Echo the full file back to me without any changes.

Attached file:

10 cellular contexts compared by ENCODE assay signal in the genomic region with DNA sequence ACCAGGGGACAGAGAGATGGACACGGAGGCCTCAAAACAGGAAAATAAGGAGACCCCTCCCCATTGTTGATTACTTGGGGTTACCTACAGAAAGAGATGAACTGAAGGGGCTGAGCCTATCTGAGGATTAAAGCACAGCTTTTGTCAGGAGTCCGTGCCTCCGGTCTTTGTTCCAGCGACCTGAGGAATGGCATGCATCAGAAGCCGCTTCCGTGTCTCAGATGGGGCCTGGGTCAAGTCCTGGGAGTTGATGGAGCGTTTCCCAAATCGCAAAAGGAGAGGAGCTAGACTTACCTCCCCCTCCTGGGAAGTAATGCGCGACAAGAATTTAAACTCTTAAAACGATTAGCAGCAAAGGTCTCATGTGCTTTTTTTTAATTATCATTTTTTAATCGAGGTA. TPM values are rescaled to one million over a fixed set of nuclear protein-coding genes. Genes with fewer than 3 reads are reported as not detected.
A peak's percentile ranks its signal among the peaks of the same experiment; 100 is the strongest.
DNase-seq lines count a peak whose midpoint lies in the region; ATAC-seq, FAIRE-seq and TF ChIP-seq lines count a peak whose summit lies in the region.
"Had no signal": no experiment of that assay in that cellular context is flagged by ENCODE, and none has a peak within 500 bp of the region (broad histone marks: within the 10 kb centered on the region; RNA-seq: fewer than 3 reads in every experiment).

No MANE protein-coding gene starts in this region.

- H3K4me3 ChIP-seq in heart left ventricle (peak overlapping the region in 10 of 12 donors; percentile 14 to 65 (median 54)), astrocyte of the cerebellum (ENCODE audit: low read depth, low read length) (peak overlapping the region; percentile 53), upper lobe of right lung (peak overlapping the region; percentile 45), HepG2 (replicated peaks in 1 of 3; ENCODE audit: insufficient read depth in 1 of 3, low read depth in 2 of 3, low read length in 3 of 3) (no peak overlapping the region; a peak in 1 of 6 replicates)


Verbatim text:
10 cellular contexts compared by ENCODE assay signal in the genomic region with DNA sequence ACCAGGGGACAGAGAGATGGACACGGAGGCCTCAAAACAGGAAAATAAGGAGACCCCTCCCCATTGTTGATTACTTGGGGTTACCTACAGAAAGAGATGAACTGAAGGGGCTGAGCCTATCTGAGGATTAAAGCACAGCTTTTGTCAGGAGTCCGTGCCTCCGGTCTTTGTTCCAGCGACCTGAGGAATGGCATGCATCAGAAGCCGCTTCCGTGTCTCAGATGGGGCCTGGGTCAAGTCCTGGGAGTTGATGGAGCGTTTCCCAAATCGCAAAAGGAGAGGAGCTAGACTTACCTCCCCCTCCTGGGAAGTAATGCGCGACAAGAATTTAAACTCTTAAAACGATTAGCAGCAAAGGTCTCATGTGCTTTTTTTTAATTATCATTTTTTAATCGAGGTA. TPM values are rescaled to one million over a fixed set of nuclear protein-coding genes. Genes with fewer than 3 reads are reported as not detected.
A peak's percentile ranks its signal among the peaks of the same experiment; 100 is the strongest.
DNase-seq lines count a peak whose midpoint lies in the region; ATAC-seq, FAIRE-seq and TF ChIP-seq lines count a peak whose summit lies in the region.
"Had no signal": no experiment of that assay in that cellular context is flagged by ENCODE, and none has a peak within 500 bp of the region (broad histone marks: within the 10 kb centered on the region; RNA-seq: fewer than 3 reads in every experiment).

No MANE protein-coding gene starts in this region.

- H3K4me3 ChIP-seq in heart left ventricle (peak overlapping the region in 10 of 12 donors; percentile 14 to 65 (median 54)), astrocyte of the cerebellum (ENCODE audit: low read depth, low read length) (peak overlapping the region; percentile 53), upper lobe of right lung (peak overlapping the region; percentile 45), HepG2 (replicated peaks in 1 of 3; ENCODE audit: insufficient read depth in 1 of 3, low read depth in 2 of 3, low read length in 3 of 3) (no peak overlapping the region; a peak in 1 of 6 replicates)